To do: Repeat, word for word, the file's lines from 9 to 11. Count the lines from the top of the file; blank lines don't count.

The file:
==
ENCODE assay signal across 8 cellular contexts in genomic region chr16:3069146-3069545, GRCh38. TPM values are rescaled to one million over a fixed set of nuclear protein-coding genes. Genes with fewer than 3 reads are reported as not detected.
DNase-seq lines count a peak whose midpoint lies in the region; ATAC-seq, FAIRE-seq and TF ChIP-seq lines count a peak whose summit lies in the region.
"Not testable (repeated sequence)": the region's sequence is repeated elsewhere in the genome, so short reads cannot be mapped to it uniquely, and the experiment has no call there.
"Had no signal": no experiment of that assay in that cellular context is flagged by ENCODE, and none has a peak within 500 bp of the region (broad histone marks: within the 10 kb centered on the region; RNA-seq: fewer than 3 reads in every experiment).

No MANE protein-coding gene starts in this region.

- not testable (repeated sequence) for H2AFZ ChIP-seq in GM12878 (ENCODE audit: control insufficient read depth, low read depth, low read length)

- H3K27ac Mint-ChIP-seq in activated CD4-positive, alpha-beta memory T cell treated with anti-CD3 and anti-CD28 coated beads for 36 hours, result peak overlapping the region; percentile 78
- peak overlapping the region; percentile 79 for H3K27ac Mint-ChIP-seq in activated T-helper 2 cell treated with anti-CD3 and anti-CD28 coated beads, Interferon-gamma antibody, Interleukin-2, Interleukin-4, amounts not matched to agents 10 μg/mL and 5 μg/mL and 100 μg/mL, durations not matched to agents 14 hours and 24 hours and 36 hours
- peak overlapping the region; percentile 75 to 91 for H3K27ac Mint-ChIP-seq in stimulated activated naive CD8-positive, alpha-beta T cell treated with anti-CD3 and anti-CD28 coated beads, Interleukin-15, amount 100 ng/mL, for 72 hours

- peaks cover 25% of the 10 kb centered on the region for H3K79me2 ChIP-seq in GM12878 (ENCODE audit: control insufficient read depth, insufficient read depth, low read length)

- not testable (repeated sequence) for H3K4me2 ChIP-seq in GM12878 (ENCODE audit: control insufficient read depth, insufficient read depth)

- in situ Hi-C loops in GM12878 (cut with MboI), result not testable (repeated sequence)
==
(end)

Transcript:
- peak overlapping the region; percentile 75 to 91 for H3K27ac Mint-ChIP-seq in stimulated activated naive CD8-positive, alpha-beta T cell treated with anti-CD3 and anti-CD28 coated beads, Interleukin-15, amount 100 ng/mL, for 72 hours

- peaks cover 25% of the 10 kb centered on the region for H3K79me2 ChIP-seq in GM12878 (ENCODE audit: control insufficient read depth, insufficient read depth, low read length)

- not testable (repeated sequence) for H3K4me2 ChIP-seq in GM12878 (ENCODE audit: control insufficient read depth, insufficient read depth)